DOWNTOWN — Local Gold Star families gathered near Trump Tower on Thursday to criticize Donald Trump over what they say is the Republican presidential candidate's lack of sensitivity to those who've lost loved ones in battle.
"Where is the decency? Where is the empathy?" said James Frazier, a longtime Streeterville resident who now lives in Lake in the Hills, who lost a son in Afghanistan in 2003.
In front of the Vietnam Veterans Memorial and directly across the Chicago River from Trump Tower, Frazier spoke for the handful of families gathered who lost relations defending the United States in the military.
They took issue with Trump's attack on Khizr Khan, who spoke at the Democratic National Convention in Philadelphia last week about the death of his son in Iraq in 2004. Khan, angered by Trump's aim to ban Muslim immigrants from entering the United States, told the candidate: "You have sacrificed nothing and no one."
Trump dismissed the attack and suggested Khan's wife, Ghazala, did not speak as well because she couldn't as a Muslim woman. Pressed to explain what he had sacrificed in a TV interview, Trump said he had made sacrifices as a business executive.
Frazier said that, if he had been asked to speak at the convention, he probably would have declined because, "I am not a Muslim American, as the Khans" are.
"I have not borne the brunt of political attacks" such as those Trump has made against Muslims "so I can't speak for them," Frazier said. "What I can speak to, though, [is] the concept that someone can compare burying a child, a loved one, to building a building and hiring people and making money.
"Where is the decency? Where is the empathy?" he said.
Frazier added, "our Gold Star families suffered."
"I don't know if 'sacrifice' is the word, because it's our kids who sacrificed their lives. But we have big holes in our hearts. We have a pain — immeasurable sadness — that never goes away, never ever goes away," he said.
Frazier asked that "in the future, what I hope is that the people we elect to office understand empathy and understand you do not compare a life to making money."
Former Bridgeport Ald. James Balcer, a Vietnam veteran and U.S. Marine who has been active in veterans' issues and with Gold Star families since the '70s, said, "You cannot understand the hurt that the families go through and what they've been through to lose a loved one."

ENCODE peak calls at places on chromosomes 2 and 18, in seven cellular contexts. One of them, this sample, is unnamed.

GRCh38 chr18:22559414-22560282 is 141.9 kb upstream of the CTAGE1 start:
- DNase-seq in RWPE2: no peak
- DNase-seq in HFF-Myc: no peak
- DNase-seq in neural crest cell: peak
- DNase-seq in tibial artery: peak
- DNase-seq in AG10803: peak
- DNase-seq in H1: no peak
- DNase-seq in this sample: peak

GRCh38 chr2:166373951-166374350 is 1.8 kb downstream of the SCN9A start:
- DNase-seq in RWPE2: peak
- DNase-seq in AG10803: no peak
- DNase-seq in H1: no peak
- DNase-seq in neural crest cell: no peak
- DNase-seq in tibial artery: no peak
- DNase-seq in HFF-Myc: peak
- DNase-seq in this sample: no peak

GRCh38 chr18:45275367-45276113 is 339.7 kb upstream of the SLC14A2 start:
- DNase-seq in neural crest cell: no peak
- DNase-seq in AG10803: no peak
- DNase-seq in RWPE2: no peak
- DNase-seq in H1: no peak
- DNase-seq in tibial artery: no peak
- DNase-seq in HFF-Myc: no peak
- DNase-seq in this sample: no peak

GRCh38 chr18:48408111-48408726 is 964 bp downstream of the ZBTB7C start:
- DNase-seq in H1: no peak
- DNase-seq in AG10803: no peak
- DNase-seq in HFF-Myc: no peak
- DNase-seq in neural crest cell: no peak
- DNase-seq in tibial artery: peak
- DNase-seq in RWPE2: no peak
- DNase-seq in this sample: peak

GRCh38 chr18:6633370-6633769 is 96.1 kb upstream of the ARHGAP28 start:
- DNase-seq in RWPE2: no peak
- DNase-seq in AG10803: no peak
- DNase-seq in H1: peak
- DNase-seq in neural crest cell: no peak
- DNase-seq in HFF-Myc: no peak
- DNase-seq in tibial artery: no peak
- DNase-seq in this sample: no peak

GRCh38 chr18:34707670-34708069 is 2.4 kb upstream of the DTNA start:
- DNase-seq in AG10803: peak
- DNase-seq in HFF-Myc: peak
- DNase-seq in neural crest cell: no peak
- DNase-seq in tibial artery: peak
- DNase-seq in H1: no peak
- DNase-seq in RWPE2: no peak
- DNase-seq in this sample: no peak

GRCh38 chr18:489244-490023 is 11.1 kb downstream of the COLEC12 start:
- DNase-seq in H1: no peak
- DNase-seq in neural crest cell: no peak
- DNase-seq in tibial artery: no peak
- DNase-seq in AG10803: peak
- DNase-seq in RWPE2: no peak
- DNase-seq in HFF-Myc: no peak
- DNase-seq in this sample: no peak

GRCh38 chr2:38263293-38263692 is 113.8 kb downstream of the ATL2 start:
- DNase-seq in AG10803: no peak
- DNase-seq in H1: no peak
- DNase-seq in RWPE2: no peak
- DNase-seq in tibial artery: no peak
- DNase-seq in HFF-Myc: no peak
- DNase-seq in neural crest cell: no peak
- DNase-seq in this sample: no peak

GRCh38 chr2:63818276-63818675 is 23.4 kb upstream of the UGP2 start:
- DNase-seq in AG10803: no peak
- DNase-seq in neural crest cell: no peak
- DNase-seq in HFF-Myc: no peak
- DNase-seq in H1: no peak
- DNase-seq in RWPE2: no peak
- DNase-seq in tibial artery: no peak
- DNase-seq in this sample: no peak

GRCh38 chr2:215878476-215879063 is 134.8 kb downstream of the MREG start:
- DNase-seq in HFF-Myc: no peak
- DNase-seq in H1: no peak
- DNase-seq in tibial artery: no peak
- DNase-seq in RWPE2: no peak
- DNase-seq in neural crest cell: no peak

"I thought Mr. Trump's comments were off base, uncalled for, and he owes the Khan family an apology," said Balcer, who organized the demonstration. "You can't compare losing a son in the defense or our nation to doing work with your company and saying you sacrificed. I completely think that's wrong."
Balcer also took issue with Trump's acceptance this week of a replica Purple Heart from a Vietnam vet at a Virginia campaign stop with the comment: "I always wanted to get the Purple Heart. This was much easier."
"That is not to be taken lightly," Balcer said.
Balcer also cited U.S. Rep. Tammy Duckworth's response on Twitter with a photograph of her being awarded the Purple Heart in a hospital while being treated for the loss of her legs in an Iraq helicopter downing. Duckworth, a Democrat, running for the U.S. Senate against Republican incumbent Mark Kirk, tweeted: "This is how one usually looks when you are awarded the Purple Heart. Nothing easy about it."
"I got three of them," Balcer said of his Purple Hearts received in Vietnam. "Nothing like Tammy, though."
Efforts to reach the Trump campaign for comment on the Chicago gathering were not immediately successful.
But Trump on Wednesday reportedly met in Florida with families of troops killed in Iraq and Afghanistan. The Military Times quoted one mother as saying after the 30-minute private meeting “I walked out feeling like I understood where his heart is, regardless of the comments that he made that may seem insensitive to some.”
Prvt Mtg w our next CIC. Compassionate, kind, warm-hearted. This Gold Star mom knows he's the right one for the job. pic.twitter.com/QjanLVZXCW— Karen Vaughn (@KarenVaughn_GSM) August 4, 2016